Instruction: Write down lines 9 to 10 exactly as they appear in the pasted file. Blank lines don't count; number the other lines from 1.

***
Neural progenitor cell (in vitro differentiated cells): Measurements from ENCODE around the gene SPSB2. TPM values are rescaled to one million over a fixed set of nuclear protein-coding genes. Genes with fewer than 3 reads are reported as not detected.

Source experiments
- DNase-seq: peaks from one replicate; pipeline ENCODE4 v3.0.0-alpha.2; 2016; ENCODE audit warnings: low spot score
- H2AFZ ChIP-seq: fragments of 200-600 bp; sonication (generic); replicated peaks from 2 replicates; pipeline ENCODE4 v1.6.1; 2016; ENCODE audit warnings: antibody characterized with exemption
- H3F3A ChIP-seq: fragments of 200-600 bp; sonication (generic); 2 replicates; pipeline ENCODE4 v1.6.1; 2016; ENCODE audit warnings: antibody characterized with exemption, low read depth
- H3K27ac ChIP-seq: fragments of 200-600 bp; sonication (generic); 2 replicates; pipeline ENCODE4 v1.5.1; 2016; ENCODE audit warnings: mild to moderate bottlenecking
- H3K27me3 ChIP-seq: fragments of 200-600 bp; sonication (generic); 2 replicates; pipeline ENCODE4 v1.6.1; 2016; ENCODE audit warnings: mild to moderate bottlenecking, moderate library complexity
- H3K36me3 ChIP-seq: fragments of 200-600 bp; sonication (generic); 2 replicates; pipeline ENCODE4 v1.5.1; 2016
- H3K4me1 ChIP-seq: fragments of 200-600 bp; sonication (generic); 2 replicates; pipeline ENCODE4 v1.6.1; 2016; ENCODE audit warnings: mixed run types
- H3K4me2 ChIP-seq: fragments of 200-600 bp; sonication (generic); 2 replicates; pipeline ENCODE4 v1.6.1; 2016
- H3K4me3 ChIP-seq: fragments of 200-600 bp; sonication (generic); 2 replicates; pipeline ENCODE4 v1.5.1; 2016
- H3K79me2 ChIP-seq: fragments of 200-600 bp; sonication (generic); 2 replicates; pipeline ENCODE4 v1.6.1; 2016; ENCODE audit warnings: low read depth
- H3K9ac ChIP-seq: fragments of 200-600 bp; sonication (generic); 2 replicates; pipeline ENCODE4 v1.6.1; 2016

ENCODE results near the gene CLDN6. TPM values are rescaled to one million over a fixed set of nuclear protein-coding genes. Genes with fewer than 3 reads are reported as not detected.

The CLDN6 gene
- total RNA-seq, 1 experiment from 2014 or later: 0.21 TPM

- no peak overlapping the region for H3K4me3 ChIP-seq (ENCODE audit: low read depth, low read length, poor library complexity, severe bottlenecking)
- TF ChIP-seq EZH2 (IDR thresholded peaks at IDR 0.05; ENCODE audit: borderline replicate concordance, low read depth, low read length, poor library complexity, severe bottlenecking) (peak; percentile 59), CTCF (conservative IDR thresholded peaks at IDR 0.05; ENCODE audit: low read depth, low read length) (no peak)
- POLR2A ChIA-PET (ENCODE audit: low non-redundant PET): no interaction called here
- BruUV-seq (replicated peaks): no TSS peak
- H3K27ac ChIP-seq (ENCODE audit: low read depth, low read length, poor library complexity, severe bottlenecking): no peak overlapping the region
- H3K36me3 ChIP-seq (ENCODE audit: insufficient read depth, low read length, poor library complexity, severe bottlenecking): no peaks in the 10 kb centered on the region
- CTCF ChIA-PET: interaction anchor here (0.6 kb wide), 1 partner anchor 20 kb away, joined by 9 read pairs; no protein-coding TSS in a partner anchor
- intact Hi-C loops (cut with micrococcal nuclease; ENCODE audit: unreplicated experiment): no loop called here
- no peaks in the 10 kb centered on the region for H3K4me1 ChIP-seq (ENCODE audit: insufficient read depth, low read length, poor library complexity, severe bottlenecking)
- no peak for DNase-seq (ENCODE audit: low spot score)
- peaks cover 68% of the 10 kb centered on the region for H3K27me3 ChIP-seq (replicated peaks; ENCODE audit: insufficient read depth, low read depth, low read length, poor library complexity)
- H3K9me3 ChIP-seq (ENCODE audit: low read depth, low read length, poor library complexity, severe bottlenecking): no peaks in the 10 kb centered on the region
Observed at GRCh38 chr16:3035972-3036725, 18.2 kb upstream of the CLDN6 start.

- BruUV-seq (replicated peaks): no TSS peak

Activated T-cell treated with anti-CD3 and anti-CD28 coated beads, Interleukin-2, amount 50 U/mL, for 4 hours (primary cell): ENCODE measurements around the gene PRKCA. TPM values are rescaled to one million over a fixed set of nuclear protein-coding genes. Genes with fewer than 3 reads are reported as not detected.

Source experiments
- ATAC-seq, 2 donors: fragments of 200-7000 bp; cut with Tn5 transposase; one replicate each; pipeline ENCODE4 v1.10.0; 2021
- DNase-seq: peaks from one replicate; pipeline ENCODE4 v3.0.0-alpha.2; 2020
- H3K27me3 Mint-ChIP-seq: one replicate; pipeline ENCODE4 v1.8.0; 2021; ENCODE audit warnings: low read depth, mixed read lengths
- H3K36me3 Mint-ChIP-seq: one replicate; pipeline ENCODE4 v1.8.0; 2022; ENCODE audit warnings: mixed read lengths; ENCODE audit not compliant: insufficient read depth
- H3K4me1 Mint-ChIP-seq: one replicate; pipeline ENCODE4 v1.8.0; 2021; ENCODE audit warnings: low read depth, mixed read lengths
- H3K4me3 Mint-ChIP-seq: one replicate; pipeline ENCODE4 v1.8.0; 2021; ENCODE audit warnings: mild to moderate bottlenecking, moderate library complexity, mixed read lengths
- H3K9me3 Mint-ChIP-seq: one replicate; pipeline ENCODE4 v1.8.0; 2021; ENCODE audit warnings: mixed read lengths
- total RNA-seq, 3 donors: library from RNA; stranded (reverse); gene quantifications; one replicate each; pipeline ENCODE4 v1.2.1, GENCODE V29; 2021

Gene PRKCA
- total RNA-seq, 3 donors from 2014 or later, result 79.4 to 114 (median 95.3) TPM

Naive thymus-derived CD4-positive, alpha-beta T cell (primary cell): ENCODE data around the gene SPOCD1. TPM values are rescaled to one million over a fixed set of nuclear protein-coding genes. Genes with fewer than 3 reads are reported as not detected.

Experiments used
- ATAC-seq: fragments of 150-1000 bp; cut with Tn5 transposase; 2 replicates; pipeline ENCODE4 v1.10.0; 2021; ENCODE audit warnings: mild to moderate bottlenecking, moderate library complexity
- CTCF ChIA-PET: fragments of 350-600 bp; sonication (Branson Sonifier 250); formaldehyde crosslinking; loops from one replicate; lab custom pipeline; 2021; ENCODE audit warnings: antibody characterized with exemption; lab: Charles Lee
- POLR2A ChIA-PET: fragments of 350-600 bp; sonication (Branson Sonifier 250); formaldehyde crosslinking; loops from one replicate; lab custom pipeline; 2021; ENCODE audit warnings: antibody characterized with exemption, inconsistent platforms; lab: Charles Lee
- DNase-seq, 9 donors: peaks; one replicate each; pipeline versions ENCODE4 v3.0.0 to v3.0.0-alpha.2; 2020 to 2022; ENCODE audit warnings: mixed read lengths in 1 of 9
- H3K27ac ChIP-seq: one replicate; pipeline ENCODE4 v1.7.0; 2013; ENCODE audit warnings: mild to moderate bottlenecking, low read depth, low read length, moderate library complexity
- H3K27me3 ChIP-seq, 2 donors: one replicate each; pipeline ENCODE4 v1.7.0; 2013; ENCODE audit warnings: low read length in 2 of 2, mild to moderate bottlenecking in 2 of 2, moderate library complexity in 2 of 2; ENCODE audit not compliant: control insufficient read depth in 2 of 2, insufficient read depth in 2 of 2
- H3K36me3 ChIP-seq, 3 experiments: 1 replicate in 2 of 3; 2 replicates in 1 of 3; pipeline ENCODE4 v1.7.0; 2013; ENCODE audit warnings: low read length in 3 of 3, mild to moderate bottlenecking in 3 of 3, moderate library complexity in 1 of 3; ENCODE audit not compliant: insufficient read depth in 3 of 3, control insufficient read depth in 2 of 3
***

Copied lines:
- H3K4me1 ChIP-seq: fragments of 200-600 bp; sonication (generic); 2 replicates; pipeline ENCODE4 v1.6.1; 2016; ENCODE audit warnings: mixed run types
- H3K4me2 ChIP-seq: fragments of 200-600 bp; sonication (generic); 2 replicates; pipeline ENCODE4 v1.6.1; 2016